C.R.: I don’t really have any, because I have always done things on a whim. I have two issues to bring to print, February and March, and will get the ball rolling on April. So my first order of business is getting all this work done by the end of January or maybe early February. I’m not announcing that I am leaving for a new job with a magazine or as a consultant for a large luxury brand. For the moment, I am just taking it one step at a time and leaving behind me an exceptional team. That is what I am the most proud of, having put together this team and being able to come to work every day and being happy to see the people I work with. I have worked in other magazines, so I know this is extremely rare.
WWD: People say you have continued to work as a consultant on the side, so presumably you will be continuing that work?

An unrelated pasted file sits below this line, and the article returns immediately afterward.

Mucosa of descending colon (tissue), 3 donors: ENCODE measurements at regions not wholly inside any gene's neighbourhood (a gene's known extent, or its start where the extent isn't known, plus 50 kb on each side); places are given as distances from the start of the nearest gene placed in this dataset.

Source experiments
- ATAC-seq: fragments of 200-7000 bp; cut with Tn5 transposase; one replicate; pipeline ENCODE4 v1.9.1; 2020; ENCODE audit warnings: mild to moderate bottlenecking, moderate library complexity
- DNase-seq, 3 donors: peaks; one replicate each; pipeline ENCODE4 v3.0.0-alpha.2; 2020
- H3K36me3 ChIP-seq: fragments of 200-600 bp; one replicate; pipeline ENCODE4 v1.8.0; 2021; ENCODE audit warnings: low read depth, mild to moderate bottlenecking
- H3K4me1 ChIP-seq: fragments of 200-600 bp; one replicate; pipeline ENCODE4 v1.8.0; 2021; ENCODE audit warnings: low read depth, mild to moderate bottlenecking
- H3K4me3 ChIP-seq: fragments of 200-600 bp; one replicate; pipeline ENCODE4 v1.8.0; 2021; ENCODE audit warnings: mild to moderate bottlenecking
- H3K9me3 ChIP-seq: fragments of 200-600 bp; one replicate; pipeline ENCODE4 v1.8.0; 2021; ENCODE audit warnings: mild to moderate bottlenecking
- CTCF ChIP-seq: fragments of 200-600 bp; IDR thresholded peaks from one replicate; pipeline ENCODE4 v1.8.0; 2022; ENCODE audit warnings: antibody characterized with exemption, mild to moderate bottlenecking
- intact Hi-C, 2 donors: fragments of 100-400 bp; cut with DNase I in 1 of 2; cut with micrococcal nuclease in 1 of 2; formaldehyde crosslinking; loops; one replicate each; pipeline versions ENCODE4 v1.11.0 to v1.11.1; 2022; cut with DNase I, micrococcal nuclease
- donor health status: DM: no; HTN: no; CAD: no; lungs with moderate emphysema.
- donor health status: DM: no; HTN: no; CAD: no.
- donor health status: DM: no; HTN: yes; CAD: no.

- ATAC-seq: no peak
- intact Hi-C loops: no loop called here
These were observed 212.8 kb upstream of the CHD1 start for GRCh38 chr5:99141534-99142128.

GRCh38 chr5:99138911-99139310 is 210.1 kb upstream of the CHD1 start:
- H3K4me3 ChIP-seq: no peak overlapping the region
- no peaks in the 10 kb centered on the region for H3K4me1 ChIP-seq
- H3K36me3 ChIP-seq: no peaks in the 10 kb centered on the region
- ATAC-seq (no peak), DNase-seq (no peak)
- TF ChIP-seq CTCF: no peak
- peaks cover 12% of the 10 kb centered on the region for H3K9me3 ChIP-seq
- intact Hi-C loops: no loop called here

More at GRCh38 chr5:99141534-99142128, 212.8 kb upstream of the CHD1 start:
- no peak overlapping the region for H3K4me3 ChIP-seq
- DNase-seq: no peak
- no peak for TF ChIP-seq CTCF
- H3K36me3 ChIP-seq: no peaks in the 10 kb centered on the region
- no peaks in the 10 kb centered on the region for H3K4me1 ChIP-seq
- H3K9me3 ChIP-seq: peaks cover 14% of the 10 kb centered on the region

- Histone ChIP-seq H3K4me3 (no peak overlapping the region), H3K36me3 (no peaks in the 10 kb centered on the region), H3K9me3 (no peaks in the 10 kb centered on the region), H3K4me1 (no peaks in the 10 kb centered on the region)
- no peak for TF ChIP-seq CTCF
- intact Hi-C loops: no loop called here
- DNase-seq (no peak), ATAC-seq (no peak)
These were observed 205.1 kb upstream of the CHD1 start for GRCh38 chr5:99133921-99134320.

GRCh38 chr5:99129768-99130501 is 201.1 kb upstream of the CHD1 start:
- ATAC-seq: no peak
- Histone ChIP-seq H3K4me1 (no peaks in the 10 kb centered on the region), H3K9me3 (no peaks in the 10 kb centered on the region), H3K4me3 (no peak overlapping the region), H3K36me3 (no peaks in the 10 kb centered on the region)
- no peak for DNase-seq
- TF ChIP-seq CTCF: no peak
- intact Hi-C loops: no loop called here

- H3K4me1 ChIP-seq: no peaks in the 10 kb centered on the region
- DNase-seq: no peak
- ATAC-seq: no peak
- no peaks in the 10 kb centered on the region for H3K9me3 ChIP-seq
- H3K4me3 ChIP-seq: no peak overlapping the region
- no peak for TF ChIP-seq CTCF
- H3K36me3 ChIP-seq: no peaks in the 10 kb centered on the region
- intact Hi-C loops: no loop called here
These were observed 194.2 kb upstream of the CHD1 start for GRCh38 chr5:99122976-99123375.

C.R.: I don’t do any consulting work or advertising. I was the muse of Tom Ford and Gucci for years, but that was a long time ago. There have always been these false rumors. It’s like the talk about me going to U.S. Vogue — rumors travel fast. They are false rumors, and, of course, if I leave and I get interesting offers, I will do it. Why not, now that I can? But it is not even one of my priorities. It might not be the most fun thing for me to do. I consult for people every day, because people are always asking me who they should pick as the face of their next advertising campaign, which photographer. I go to view collections and shows because apparently I am a good-luck person. A lot of my friends are stylists, so I do consult for them, but I think that’s part of my role. But in a completely friendly way. It’s always fun when people ask you for advice. I find it entertaining and I have always done it, and that’s where you see the power of Vogue, which is that people listen to us.